The economic approaches of the two leagues in question are starkly different. This distinction primarily stems from their respective ownership models, whereby the MLS operates as a single-entity structure and the CSL operates as a privately owned corporation with participating clubs acting as shareholders. Both approaches are accompanied by positive and negative impacts on the respective leagues and provide interesting models to investigate. This section will provide an overview of both leagues’ economic models and an assessment of their relative strengths and weaknesses, prior to arriving at a conclusion detailing the more efficacious approach between the two.
The CSL has adopted many features of the top European soccer leagues such as the promotion / relegation system and the Winter / Summer transfer formats (Humphreys 2015). The ownership structure of the league, however, is a model unique to the CSL and has resulted in a consistently strong performance on the international transfer stage in addition to impressive financial growth. Teams in the CSL are owned by both private investors and conglomerates directed by the government, which continues to control segments of a host of industries across the country (Humphreys 2015). On the one hand, this financial approach has resulted in the attraction of world class players in their prime playing years, such as Oscar and Paulinho, which is something the MLS has largely failed to achieve. On the other, an increasingly large gap in performance between many state and privately owned teams has begun to appear – indicating a failure by the league to establish a more balanced competition.
While there is no set benchmark for a ‘successful’ economic approach, one strong indication is the progression of the value of league sponsorship deals. From the 2018 to the 2019 season, Nike doubled its existing shirt sponsorship contract for the CSL to $50 million per season – indicating the exponential increase in perceived value of the league (SoccerX, 2019). Similarly, the CSL was the “world’s highest-spending league” (Doyle, 2017) in 2017 and began to be seen as a competitor by top-flight European leagues, as it was beginning to attract top talent from around the globe (Liu et al.,2017). That the league managed to obtain this status within 14 years of its inception demonstrates the vast amount of progress the CSL has made as a result of having relaxed spending policies associated with its financial model.
When assessing the impact of the CSL’s economic approach on the quality of play, a global study from June 2018, provided by the Research in Sports Medicine Journal, demonstrates the CSL had higher performance statistics from the 2017 season than the MLS. These performance statistics include, but are not limited to: average distance run per player, team passing accuracy, average sprint speed and shot accuracy. This study would indicate that the quality of play in the CSL has benefitted from the vast amount invested in the league to date, which despite being impossible to quantify an exact amount, is expected to be approximately 30% larger than the net investment in the MLS from 2004 onwards (Smith, 2018).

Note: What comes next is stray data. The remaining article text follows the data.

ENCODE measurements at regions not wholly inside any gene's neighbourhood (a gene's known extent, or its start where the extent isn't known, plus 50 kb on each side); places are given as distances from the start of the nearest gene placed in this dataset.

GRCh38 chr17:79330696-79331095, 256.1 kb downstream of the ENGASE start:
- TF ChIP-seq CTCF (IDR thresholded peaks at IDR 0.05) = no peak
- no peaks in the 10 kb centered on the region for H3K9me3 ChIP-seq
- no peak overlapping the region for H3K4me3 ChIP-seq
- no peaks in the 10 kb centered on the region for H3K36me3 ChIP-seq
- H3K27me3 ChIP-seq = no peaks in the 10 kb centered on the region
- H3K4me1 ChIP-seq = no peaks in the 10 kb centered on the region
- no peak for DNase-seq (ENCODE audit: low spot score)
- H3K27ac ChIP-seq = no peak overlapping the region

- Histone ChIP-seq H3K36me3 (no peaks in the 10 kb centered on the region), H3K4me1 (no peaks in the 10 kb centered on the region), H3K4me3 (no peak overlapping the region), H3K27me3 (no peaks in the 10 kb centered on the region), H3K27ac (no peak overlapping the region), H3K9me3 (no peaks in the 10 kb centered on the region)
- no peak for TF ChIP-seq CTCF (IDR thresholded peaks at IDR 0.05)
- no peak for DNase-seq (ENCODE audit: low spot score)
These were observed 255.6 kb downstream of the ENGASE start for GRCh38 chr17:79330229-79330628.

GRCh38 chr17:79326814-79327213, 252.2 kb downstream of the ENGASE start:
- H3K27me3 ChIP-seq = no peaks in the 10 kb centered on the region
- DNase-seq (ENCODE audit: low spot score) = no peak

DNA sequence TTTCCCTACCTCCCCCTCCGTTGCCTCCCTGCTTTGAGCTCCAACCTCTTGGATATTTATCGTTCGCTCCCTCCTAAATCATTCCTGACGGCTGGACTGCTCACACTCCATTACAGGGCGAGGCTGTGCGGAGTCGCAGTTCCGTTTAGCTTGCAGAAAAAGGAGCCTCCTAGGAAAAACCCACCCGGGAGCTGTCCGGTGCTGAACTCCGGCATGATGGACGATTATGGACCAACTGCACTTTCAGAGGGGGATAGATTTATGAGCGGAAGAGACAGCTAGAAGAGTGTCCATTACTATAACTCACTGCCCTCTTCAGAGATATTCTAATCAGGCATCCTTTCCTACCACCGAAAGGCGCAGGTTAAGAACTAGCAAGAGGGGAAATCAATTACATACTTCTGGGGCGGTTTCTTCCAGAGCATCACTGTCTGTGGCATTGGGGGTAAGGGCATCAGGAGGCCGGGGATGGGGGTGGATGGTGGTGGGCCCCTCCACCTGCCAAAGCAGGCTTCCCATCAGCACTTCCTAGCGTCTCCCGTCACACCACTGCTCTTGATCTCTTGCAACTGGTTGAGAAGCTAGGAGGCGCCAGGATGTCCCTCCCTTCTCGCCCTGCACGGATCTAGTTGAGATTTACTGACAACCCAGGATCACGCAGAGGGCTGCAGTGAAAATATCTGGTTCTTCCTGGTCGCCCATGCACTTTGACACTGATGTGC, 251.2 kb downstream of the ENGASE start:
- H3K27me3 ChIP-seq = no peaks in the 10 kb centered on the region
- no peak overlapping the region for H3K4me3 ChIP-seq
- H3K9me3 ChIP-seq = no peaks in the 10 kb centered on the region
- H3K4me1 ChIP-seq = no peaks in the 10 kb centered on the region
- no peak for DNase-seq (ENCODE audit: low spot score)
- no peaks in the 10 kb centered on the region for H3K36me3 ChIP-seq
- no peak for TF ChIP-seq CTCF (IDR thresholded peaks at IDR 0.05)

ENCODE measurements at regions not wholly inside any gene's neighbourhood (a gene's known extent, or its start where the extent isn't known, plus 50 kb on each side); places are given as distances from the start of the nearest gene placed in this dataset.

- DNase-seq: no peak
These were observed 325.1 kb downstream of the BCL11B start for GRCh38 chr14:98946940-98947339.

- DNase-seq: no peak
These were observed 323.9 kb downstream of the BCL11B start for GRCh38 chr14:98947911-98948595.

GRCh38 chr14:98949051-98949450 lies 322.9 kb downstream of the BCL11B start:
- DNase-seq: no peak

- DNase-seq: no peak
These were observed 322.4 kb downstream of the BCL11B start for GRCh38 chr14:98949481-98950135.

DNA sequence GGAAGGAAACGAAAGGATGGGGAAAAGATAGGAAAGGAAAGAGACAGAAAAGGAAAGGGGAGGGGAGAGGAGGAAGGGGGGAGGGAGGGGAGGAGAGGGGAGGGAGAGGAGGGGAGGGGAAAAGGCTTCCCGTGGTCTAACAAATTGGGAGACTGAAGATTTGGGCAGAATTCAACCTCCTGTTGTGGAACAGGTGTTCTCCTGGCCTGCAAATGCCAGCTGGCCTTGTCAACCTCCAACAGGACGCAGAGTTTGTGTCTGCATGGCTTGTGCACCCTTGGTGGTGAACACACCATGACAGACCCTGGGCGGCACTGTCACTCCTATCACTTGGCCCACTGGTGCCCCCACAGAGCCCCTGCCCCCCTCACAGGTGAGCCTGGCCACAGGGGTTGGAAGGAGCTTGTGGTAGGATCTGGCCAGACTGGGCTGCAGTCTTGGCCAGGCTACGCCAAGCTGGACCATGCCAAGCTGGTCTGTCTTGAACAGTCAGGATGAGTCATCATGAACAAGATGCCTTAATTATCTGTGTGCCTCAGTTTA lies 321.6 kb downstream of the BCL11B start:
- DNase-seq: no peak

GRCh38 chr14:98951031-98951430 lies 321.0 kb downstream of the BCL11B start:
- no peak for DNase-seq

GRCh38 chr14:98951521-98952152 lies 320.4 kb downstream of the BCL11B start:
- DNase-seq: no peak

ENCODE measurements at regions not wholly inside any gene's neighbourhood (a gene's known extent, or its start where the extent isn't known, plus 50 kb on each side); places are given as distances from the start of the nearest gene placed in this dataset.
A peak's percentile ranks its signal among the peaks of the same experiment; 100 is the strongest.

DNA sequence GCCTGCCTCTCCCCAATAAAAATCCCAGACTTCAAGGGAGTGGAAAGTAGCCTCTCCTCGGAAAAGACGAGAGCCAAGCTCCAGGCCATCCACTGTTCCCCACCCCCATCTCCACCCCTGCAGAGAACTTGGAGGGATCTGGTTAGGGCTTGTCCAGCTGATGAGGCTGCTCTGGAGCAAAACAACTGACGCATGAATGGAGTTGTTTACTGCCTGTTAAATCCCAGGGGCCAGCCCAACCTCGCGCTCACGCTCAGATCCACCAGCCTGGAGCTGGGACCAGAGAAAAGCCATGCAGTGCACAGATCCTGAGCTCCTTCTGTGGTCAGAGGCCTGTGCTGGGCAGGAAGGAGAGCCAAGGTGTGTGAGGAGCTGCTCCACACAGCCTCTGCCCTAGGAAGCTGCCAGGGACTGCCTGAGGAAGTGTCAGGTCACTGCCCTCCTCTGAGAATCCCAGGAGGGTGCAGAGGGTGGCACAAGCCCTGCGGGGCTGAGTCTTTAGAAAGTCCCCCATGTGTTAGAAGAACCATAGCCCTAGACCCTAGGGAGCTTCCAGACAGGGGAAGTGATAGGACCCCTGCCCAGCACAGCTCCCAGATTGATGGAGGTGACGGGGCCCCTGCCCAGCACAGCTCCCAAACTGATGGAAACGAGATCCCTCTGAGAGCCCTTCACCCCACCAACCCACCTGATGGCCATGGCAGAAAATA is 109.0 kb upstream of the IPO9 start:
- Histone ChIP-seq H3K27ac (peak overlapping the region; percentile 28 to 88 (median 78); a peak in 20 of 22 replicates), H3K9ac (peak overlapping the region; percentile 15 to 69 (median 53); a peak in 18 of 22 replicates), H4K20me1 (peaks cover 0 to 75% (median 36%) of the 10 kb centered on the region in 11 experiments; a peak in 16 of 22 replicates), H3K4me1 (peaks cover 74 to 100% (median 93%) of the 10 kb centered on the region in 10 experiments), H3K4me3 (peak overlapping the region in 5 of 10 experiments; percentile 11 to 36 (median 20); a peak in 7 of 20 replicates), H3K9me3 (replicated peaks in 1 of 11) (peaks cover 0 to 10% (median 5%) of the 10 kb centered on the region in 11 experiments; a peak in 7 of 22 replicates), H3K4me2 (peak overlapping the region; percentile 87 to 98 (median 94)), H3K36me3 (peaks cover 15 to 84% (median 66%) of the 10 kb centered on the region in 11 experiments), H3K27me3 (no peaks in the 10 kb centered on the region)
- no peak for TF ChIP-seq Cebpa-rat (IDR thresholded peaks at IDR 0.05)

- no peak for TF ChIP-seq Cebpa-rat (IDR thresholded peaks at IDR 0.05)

Given that the CSL was founded in 2004, the success it has had to date of attracting world class players, sustaining positive growth in annual audiences and across its balance sheets, indicates that its economic approach has been largely successful. The nature of financial spending demonstrated by the CSL demonstrates an adherence to the O-ring economic concept.This concept states that the value of a sporting franchise is directly proportional to the quality of the players it possesses. The CSL appears to have prioritised strong investment in its early years in order to garner credibility as a serious competition. The degree of success it has had thus far in obtaining this credibility has been reflected by the threat it now poses to international leagues in the transfer market.
While the CSL adopted many economic features from European leagues, the MLS carved its own path by forming an LLC and sought operational inspiration from other North American sports leagues, such as the National Football League and the Major League Baseball (Pyne,2017). Because the MLS operates as an LLC (Limited Liability Company), the league owns the participating teams, however, individual investors operate these teams and are all financially bound to and responsible for the ‘company’ (Krasny, 2017). This means that profits are distributed on a pro-rata basis (provided there are profits, which has not always been the case) or, in the event of negative share performance, investors must all provide liquidity to cover the losses.
The relative successes of this economic structure depend on what one perceives to be the ultimate goal of the MLS. Unlike the CSL, which President Xi clearly stated was intended to develop the sport in China to the point where the country could win the World Cup and become a global soccer powerhouse, the MLS was not established with an objective as specific as this in mind (Gibson, 2018). That 56.4% of the total number of players in the MLS are foreign, whereas the CSL only has 15.6%, would substantiate President Xi’s aims while demonstrating a lower degree of importance ascribed by the MLS to the development of American born players. In light of the lack of one clear objective of the MLS, this assessment assumes the overarching aim of the MLS is to develop a domestic league that can eventually rival the popularity of the top European leagues.